The only event of its kind in Australia, the two-day Creative3 encompassed a series of dynamic presentations from the world’s leading creative game changers and entrepreneurs. It offer real-world insight into the mechanics of creativity, enterprise and investment.
Audience engagement through the art of digital content was championed on the first day of Creative3. pwc’s Megan Brownlow and Holition’s Jonathan Chippindale were the first keynote speakers at this year’s annual event, hosted by QUT’s Creative Enterprise Australia.
Risk taking and rejecting complacency are vital in a fluid social environment, both speakers said. According to Megan Brownlow, addictive behaviour is driving online behaviour. The executive producer shared the latest pwc trends and projections for the media and entertainment industries, with plenty of revenue forecast statistic for eleven entertainment and media sectors to make her case. She detailed the winners and losers of digital media developments, with those companies willing to invest in long-term innovation looking to reap the rewards.
Jonathan Chippindale showcased the latest digital initiatives fashion labels are playing with to attract audiences and engage directly with their fans. He showed how brands such as TopShop, Burberry and Nuji are creating or adopting apps, websites and devices every year in order to remain exciting and relevant to consumers.
But the event wasn’t just about presentations. Creative3 started with four business pitches. Finalists presented their entrepreneurial business concepts to the CEA board and a panel of experts. Many of the business focused on fostering creative communities through technology, such as Lodie‘s mobile design curation and Handkrafted‘s craftspeople connection. Project Tripod offered an innovative solution for compiling images, while Hirehive sought to tap into the filmmaker share economy.
Following the morning pitches and breakfast, the Creative3 conference began. Collaboration, scaling to market and securing capital were key messages presented during the official welcome by CEO board chair Michael Smellie. He opened the main event by outlining CEA’s goal of connecting world-class professionals and fostering business innovation.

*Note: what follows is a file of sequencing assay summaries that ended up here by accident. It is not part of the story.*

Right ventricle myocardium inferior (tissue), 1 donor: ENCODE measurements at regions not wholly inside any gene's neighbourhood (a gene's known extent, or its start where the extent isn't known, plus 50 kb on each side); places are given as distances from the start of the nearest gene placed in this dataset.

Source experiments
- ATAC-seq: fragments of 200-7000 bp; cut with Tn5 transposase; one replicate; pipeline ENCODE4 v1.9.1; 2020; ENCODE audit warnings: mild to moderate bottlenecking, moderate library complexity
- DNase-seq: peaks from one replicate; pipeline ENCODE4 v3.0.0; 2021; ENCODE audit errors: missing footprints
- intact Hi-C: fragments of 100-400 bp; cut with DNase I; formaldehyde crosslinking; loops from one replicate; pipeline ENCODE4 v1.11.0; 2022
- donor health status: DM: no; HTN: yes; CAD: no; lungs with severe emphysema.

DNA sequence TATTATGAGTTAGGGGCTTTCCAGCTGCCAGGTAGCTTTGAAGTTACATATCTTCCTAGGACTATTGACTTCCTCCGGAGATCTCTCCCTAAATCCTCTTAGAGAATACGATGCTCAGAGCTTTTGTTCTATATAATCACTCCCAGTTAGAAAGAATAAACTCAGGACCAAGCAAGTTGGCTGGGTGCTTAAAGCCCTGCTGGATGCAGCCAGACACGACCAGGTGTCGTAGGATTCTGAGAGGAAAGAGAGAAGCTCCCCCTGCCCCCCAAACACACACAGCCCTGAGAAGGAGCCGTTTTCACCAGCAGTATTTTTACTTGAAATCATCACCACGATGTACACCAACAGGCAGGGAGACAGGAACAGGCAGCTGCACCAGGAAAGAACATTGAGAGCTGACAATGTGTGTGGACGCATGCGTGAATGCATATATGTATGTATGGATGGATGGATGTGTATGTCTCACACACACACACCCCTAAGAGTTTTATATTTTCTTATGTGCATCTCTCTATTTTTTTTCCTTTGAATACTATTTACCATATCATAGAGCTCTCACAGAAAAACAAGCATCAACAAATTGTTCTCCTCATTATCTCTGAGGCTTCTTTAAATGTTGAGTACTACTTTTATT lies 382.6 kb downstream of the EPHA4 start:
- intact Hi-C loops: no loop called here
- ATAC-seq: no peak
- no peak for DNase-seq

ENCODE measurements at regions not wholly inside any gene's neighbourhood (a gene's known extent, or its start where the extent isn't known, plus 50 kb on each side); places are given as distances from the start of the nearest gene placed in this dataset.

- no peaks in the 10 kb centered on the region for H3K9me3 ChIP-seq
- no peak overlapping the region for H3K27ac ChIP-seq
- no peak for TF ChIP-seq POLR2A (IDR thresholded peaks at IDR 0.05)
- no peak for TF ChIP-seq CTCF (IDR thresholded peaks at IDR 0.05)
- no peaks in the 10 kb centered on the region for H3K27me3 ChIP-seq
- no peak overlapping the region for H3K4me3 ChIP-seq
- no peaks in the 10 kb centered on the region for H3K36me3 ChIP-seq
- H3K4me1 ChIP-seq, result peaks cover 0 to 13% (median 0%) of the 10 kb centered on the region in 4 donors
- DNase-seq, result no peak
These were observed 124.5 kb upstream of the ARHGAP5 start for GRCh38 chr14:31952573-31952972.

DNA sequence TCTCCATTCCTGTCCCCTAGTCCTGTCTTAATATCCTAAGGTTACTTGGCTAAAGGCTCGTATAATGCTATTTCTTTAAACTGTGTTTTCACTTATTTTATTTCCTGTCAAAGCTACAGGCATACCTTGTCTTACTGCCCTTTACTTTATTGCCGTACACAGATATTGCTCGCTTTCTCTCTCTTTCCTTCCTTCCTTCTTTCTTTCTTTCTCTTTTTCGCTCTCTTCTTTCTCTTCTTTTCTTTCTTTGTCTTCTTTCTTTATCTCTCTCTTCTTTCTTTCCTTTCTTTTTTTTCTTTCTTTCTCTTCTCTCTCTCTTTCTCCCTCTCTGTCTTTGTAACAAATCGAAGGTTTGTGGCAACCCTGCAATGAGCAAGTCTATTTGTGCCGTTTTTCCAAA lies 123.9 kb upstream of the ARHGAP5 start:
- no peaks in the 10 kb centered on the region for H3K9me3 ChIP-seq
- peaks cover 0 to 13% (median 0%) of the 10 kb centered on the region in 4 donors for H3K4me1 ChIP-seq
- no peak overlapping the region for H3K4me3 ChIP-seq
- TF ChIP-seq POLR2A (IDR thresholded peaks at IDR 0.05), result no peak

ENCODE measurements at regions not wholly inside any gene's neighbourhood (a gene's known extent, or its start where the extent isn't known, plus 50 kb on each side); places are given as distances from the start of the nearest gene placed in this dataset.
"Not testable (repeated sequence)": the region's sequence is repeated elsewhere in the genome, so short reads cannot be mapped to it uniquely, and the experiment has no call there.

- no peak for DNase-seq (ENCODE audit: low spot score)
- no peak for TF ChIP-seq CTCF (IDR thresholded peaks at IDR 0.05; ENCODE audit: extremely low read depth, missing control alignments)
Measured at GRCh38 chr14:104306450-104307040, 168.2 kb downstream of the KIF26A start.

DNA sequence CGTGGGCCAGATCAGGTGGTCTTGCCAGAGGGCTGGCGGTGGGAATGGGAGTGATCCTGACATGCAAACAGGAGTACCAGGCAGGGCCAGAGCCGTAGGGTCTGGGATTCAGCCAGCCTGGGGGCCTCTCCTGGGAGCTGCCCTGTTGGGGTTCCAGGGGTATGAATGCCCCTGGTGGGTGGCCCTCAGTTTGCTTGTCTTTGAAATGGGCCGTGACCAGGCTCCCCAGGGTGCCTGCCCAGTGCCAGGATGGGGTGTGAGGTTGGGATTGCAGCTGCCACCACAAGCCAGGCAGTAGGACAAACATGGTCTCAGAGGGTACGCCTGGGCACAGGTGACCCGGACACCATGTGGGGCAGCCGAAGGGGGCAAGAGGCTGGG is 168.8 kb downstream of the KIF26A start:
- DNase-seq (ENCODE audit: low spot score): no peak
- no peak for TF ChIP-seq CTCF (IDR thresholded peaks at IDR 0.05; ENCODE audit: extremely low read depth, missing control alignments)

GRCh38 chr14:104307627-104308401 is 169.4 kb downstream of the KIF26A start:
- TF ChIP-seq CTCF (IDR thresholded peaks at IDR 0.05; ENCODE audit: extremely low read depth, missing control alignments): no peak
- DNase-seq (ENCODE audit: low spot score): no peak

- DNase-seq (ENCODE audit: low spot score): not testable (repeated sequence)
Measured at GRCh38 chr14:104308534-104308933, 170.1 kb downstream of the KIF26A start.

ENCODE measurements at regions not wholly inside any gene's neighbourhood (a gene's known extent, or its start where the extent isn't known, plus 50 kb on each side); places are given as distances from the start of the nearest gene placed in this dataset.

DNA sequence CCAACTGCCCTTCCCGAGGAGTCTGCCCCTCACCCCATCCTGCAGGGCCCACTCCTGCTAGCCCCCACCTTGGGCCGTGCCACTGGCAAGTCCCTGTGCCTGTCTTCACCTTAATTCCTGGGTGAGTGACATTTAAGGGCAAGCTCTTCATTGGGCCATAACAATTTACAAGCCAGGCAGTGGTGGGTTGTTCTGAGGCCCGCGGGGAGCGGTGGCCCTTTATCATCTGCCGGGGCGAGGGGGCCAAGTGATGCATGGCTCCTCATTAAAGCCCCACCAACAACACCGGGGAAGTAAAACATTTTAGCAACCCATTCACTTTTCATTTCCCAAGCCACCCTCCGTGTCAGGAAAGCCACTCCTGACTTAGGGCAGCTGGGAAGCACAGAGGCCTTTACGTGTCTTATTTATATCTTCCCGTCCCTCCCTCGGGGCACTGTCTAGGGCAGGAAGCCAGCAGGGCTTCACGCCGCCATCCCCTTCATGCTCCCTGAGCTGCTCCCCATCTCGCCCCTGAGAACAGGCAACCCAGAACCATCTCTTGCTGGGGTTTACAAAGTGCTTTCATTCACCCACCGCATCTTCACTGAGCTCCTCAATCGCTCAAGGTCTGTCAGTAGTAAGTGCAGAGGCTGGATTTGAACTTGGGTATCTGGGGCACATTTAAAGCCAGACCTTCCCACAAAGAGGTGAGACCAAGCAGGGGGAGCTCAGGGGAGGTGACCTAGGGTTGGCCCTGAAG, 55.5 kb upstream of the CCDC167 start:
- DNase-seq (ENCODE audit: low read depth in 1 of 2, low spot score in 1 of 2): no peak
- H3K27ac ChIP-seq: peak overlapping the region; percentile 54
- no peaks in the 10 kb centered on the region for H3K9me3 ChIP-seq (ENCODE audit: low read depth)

The chairman said CEA is focused on helping businesses to prepare for investment to drive Australia’s creative economy. The organisation is providing a toolkit for tackling the challenges facing every business. He emphasised the skills and mindset of collaboration, scaling and securing capital, along with a philosophy of fostering innovation through interdisciplinary collaboration.
“Creative3 has repeatedly shown that Brisbane is a creative hotbed that redefines business,” Mr Smellie said.
Megan Brownlow gave on overview of the media and entertainment value chain, with predictions of the losers and winners over the next five years. She said there is plenty of growth opportunities for publishers coming through digital channels.
“There is a quiet revolution taking place at Australian companies,” she explained, with the growing volume of customer data changing marketer’s mindsets.
Marketers are changing their internal structures, becoming less siloed and vertical, to much more collaborative internaly. Marketers want more data, and are more interested in what you can tell them about the customer’s journey.
“The winners are the disrupters. You need to protect disrupters inside your organisation,” she urged.
Second screens are taking audience away from mainstream advertising, but traditional broadcasters still have the ability to capitalise on this change. New formats are coming through that can underpin mass broadcast advertising, such as synchronous participative broadcast formats used in game shows.